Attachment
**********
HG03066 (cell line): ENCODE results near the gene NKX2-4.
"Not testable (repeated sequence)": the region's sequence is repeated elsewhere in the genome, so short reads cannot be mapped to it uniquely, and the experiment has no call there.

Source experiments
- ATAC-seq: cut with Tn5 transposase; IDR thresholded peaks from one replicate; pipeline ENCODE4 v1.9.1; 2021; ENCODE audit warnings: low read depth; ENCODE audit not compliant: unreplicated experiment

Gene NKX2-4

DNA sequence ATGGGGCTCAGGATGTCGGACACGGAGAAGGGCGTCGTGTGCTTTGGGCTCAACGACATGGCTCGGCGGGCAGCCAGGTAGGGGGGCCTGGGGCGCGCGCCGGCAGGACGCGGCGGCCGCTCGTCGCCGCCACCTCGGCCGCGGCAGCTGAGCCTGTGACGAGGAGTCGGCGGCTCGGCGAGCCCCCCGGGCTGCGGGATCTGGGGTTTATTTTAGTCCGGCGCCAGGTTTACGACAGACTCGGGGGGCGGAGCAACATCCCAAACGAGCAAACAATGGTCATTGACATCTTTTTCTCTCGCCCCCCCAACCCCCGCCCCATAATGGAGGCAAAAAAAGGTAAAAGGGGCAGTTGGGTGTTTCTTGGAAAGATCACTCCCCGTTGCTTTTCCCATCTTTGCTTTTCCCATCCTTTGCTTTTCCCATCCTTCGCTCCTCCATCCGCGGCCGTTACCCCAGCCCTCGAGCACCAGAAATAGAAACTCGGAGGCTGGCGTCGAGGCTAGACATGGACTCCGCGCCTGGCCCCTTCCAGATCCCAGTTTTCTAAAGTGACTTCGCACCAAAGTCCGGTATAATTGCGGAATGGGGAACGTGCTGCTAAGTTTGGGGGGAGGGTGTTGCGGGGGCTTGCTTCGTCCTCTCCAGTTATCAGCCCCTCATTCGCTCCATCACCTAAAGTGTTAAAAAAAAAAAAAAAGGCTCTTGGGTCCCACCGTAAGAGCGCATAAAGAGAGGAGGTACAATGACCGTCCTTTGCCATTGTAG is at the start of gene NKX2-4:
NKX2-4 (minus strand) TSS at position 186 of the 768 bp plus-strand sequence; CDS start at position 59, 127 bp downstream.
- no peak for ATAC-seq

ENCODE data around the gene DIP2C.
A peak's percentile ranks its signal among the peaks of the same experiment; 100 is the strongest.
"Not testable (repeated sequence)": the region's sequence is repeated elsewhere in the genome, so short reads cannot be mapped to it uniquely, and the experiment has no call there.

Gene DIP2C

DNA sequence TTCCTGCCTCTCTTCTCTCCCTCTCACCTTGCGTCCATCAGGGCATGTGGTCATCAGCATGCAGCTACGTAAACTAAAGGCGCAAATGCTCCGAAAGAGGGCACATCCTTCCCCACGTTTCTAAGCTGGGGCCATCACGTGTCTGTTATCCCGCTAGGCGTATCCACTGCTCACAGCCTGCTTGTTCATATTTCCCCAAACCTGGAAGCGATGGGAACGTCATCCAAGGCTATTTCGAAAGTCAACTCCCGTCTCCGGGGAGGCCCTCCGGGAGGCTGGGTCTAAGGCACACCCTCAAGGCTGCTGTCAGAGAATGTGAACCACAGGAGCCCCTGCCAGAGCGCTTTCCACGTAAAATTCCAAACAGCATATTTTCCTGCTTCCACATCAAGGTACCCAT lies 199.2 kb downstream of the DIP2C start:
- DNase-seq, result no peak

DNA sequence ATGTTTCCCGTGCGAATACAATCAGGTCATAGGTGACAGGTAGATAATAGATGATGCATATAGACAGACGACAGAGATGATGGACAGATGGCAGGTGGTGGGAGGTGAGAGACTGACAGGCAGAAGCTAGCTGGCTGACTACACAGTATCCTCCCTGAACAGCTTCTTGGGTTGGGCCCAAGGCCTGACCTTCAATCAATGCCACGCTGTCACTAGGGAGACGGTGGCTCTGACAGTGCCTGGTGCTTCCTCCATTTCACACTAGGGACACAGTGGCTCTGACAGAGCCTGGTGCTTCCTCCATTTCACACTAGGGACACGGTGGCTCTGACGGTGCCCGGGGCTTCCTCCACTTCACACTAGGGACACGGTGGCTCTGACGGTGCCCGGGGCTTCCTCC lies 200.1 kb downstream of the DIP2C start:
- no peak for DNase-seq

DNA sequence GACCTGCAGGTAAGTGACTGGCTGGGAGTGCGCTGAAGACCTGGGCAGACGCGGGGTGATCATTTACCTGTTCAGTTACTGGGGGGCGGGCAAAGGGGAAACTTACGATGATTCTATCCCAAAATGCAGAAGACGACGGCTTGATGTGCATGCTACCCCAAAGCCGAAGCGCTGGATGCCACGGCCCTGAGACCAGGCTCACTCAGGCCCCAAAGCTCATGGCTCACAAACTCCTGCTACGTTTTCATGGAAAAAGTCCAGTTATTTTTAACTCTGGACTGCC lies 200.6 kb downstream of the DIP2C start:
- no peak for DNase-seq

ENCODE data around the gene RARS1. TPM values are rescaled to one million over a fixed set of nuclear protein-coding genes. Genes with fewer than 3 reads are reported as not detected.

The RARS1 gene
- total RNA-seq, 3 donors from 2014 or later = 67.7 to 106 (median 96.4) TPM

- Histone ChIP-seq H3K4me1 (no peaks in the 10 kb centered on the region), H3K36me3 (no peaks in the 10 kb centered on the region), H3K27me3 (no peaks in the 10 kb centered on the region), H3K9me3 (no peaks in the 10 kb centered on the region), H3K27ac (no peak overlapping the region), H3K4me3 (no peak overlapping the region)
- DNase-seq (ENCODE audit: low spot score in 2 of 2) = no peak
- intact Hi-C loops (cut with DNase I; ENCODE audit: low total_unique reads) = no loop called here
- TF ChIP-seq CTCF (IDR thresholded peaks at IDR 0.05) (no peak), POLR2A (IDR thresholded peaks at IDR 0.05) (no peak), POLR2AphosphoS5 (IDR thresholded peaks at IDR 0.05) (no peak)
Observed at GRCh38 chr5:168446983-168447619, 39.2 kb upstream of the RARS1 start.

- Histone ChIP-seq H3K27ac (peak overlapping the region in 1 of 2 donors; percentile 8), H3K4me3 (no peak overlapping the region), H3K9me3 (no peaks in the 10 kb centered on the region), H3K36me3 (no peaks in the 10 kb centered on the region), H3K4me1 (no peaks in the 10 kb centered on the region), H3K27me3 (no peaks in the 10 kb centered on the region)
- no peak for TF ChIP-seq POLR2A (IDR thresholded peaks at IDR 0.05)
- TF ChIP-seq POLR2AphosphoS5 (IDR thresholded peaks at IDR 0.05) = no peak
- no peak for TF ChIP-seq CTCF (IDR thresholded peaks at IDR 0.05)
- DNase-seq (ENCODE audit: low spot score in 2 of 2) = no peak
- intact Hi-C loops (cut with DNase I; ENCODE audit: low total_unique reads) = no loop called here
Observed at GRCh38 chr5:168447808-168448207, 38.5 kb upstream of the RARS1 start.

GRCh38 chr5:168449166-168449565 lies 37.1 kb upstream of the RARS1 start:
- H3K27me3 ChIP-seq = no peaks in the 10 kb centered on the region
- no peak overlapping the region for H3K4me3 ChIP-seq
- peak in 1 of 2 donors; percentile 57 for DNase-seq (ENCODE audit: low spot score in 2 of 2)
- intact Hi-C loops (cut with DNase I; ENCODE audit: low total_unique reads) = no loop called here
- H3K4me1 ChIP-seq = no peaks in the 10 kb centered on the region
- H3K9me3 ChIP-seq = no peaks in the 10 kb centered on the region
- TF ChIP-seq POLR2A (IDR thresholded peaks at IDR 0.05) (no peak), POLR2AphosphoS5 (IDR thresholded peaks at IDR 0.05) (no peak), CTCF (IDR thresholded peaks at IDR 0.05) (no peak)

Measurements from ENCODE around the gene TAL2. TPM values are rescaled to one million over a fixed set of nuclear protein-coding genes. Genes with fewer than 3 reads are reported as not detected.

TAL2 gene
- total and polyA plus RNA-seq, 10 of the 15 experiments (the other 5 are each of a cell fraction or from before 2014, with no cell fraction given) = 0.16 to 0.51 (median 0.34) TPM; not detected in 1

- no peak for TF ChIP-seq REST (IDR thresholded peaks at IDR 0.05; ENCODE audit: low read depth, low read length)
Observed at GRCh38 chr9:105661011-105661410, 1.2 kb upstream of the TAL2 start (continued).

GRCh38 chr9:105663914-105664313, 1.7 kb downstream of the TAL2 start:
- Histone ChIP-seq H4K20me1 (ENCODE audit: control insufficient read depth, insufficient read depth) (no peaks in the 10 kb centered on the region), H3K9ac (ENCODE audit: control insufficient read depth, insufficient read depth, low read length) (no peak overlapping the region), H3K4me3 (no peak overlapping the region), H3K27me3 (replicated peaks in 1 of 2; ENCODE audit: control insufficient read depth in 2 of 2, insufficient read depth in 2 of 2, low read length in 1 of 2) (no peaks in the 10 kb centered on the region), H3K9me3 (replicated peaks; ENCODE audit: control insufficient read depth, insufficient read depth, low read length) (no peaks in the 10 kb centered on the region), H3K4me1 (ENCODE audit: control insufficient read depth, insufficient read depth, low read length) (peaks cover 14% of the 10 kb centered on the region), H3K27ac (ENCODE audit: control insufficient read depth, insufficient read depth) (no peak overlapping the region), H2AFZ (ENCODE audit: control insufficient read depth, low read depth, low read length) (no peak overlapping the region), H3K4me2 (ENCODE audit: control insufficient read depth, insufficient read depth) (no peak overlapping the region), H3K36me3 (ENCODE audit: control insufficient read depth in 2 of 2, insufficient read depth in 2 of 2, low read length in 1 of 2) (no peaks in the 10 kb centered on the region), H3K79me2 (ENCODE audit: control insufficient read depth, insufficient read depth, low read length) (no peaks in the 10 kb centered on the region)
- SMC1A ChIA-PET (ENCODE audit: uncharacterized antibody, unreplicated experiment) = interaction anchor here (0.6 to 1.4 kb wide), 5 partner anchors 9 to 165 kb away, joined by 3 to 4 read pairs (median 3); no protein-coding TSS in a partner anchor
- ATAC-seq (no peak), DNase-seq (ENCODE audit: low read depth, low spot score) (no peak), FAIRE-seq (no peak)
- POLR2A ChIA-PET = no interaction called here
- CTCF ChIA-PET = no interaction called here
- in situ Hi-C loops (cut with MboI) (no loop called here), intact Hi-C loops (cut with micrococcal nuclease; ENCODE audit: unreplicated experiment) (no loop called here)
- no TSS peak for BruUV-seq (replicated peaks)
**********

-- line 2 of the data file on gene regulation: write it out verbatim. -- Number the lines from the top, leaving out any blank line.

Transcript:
"Not testable (repeated sequence)": the region's sequence is repeated elsewhere in the genome, so short reads cannot be mapped to it uniquely, and the experiment has no call there.